I was a studious kid, and an accomplished athlete. I was heading to Stanford University on a scholarship. My dream was to become a renowned historian of American history. I also wanted a degree in Comparative Literature, because I wanted to be a published author too. I even began taking college classes while still going to high school. I also always had a job. I was a busboy, dishwasher, janitor, and an usher at the movie theater. – I also had a weekly column in our town’s newspaper. The Editor was liberal and allowed me to write from the point of view of my generation. I infuriated many “adults” in our town, as I became the “face” of the “hippie, pot-heads,” as they called my generation. The police harassed me, the teachers began giving me failing grades for the work they once had given me A’s for; and, no coach at school would allow me to join any team. But it is my mother is who nailed the last peg in my coffin.
It was at this time that our town held a large community meeting to address the “drug epidemic” among our city’s youth. Everyone showed up, young and old. Our town’s preeminent doctor stood up and began saying ridiculous falsehoods, like “Smoking Marijuana destroys chromosomes and causes deformed babies to be born.” I stood up and publicly opposed him. – That is when my mother, who I did not know was in the crowd, stood up and interrupted me in a high, shrill, angry voice that everyone could clearly hear: “That is my son! He is a drug addict! I think he probably sells drugs too!” – None of this was true, In fact, I had quit pot for mediation by this time. Nonetheless, the dye was cast. I became a persona non gratis immediately. I could not get a job, or get a date. And my high school vice-principal called me into his office and plainly told me that I would never be allowed to graduate. I was put into permanent suspension. And so I dropped out. And my life was irreparably altered.
I rarely ever saw my parents after that. I hitch-hiked around, had a lot of fun, and then got married and had a child of my own, well before I should have. – Eventually, I found my place in the world; but, I never became a college professor, nor an historian. My life was a hard struggle for many years. It took me until I was 30 before I got my high school and college degrees. I also had to deal with becoming an alcoholic myself. I also developed anger issues like my father exhibited. And throughout most my life I could not believe that anyone loved me, which made long-lasting relationships impossible.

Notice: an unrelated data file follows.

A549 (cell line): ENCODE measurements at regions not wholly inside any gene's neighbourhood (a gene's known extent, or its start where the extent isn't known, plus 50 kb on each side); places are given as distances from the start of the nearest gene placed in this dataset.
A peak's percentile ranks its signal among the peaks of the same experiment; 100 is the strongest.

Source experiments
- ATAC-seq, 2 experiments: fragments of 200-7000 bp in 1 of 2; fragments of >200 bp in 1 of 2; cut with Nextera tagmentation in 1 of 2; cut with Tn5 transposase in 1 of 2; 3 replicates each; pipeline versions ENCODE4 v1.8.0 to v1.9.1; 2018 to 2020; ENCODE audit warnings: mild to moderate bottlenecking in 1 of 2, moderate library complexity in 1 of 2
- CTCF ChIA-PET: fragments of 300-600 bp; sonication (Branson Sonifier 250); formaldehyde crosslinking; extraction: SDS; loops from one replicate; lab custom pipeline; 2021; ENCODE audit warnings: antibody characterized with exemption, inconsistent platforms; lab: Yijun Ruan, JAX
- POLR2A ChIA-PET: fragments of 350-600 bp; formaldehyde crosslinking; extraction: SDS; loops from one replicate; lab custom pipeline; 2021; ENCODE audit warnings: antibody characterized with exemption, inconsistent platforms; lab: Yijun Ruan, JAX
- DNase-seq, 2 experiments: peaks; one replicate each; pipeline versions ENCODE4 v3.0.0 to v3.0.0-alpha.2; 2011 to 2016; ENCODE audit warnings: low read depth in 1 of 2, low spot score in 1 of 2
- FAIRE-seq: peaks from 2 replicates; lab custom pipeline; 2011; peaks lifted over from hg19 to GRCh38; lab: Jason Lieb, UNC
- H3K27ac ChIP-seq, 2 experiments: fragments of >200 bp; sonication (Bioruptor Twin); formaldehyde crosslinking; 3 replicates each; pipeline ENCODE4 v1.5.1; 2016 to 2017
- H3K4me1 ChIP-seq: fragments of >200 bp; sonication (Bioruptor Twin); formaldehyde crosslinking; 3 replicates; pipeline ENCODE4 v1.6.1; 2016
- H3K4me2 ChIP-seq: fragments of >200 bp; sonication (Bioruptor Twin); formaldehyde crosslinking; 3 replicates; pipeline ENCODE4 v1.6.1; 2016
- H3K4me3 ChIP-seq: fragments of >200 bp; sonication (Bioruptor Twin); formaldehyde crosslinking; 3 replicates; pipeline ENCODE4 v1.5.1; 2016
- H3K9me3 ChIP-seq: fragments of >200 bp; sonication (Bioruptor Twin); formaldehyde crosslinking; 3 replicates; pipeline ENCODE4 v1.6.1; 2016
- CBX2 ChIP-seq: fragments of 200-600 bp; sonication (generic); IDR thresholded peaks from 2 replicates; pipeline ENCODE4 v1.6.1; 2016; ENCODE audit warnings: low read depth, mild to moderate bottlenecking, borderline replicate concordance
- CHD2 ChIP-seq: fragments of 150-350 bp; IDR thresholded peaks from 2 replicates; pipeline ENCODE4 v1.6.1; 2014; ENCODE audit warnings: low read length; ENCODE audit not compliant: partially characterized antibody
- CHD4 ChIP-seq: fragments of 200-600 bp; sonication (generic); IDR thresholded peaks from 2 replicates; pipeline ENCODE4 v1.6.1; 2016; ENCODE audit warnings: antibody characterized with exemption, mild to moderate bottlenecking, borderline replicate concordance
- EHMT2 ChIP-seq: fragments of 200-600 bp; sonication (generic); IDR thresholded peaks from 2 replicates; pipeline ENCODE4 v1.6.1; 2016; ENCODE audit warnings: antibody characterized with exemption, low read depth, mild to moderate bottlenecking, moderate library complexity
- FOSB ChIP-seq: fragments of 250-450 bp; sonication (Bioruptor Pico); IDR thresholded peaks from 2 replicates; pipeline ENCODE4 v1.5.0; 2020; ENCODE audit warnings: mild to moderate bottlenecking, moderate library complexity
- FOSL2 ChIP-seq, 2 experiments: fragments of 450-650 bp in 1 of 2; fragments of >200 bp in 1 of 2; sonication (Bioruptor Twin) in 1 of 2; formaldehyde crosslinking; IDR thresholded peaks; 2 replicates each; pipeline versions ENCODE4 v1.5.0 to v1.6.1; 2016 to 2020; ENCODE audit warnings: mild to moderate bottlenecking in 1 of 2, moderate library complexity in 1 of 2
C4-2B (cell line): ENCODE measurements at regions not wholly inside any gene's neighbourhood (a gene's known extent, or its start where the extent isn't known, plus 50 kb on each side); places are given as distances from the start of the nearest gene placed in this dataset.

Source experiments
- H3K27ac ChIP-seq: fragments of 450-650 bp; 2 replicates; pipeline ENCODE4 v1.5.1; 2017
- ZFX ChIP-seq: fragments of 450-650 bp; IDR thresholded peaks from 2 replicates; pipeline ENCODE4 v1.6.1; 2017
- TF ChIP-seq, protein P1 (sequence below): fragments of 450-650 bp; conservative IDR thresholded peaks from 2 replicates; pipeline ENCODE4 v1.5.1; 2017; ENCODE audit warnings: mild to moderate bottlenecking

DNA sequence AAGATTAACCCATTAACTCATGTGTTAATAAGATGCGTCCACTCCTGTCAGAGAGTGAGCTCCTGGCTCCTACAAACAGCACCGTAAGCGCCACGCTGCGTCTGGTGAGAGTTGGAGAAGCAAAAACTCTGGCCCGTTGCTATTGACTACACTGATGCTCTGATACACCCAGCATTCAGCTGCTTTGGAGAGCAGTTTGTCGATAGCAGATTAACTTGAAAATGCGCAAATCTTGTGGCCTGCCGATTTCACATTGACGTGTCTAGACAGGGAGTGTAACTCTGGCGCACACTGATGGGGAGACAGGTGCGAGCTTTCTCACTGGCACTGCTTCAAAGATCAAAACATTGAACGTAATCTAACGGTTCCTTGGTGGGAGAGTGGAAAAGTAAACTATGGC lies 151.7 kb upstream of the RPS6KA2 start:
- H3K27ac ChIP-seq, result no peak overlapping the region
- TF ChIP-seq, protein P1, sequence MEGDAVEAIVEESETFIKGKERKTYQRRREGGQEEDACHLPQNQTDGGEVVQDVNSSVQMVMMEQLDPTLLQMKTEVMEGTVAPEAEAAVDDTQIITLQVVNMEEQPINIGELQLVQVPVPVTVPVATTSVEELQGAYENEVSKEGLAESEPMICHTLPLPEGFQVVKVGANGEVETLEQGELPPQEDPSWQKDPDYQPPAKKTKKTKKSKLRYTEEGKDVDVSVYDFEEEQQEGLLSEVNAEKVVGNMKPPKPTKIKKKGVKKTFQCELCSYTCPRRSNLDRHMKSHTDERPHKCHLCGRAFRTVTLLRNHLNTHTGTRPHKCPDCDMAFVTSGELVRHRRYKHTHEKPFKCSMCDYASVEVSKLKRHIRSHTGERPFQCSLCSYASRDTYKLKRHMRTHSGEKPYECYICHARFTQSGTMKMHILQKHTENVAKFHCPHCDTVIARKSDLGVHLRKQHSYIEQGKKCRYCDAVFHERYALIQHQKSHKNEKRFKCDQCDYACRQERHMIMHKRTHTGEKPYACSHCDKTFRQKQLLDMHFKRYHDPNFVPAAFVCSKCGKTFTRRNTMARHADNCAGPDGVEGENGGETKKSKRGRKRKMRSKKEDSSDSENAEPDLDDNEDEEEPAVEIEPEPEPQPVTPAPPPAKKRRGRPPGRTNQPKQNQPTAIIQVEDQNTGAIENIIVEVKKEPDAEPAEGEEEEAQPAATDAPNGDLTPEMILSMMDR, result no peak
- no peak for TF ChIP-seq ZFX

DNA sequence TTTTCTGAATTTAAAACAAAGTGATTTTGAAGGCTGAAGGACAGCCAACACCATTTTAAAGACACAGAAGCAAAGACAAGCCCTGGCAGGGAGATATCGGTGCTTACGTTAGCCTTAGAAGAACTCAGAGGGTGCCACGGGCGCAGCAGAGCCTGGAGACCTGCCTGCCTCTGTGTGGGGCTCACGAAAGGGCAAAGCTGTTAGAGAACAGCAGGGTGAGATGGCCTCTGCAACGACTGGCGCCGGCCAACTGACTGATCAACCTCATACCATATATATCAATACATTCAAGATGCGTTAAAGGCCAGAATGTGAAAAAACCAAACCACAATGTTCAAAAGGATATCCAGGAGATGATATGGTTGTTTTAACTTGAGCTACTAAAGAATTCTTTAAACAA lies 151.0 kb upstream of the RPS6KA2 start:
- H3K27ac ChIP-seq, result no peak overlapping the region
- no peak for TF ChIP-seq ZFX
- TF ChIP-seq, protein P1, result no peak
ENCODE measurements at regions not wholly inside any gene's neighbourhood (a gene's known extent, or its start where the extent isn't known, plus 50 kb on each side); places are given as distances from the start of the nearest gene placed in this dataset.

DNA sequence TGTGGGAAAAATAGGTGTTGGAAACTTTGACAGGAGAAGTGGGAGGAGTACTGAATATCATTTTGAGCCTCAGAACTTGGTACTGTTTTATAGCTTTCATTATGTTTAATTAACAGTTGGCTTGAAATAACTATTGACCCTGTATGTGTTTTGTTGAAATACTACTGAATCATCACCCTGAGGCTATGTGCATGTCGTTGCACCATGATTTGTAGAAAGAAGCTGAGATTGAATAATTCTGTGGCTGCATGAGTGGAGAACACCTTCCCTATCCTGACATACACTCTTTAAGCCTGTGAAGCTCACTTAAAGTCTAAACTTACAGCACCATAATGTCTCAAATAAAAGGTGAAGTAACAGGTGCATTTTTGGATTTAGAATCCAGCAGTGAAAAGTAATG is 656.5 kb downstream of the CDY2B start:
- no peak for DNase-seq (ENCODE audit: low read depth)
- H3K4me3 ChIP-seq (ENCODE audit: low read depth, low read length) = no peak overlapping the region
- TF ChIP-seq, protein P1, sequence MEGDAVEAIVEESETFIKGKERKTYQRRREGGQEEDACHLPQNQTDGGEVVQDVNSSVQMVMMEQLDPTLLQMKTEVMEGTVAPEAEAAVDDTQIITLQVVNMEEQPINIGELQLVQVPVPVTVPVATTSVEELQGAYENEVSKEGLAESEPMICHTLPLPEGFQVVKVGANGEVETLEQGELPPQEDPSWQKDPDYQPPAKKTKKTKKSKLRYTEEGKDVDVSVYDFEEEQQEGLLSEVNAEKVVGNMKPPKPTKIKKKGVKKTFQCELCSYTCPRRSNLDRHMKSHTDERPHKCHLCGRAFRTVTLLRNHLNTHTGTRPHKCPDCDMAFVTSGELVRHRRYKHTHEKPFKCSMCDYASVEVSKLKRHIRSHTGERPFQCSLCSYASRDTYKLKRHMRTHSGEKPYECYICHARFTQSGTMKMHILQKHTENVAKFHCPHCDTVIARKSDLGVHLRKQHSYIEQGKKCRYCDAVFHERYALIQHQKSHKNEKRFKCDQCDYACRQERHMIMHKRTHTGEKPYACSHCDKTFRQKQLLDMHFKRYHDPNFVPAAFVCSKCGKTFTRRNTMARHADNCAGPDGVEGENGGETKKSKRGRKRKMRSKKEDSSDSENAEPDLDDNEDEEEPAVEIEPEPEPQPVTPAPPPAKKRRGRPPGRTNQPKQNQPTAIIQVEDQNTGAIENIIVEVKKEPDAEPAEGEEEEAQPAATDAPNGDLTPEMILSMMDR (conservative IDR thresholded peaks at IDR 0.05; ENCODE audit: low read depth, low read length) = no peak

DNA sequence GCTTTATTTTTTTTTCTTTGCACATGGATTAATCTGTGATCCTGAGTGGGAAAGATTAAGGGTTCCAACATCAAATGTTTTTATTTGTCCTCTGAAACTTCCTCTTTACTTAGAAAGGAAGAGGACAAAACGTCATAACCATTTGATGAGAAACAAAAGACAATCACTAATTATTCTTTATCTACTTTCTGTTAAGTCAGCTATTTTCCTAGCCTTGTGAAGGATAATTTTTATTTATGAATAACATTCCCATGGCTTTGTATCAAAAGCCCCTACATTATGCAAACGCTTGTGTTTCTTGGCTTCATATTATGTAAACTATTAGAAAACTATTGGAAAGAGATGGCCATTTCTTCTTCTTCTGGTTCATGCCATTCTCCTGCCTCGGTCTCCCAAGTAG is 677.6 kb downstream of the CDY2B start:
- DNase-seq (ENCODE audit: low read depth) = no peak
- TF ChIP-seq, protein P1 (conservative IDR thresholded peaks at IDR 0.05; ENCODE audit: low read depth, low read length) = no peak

But I no longer blame my dad and my mom for their behavior. I stopped doing that in my late 30’s. I am 66 now, so it has been a long time. I understand that I am as broken as they were. I inherited problems from them; but, they no doubt inherited problems from their parents during their youth too. So how far back would I need to go in the preceding generations? Probably back to Adam and Eve.
I now love my mother and father. I was never close to them. We never really knew eachother. We obviously hurt eachother. So I have really no one to blame. Life takes its own course. We are who we are. We become who we are meant to be, it seems, regardless of our upbringing. – I love them solely because I should. God says to “Honor your Father and Mother.” He never said, “only if they are really great parents.” He also says that if we desire to become “children of God” we must “Forgive those that hurt you. Do good to them, and pray for them.” – When I was finally able to do this, is when my hard heart broke and was filled instead with empathy, compassion and love for those who gave me life.
When my mother died, I was there. I sang songs to her and played my harmonica. I held her and kissed her. Then they gave her a shot and she passed quietly. I cried. – I forgive her, just as I forgive myself. She was my Mother. She always will be.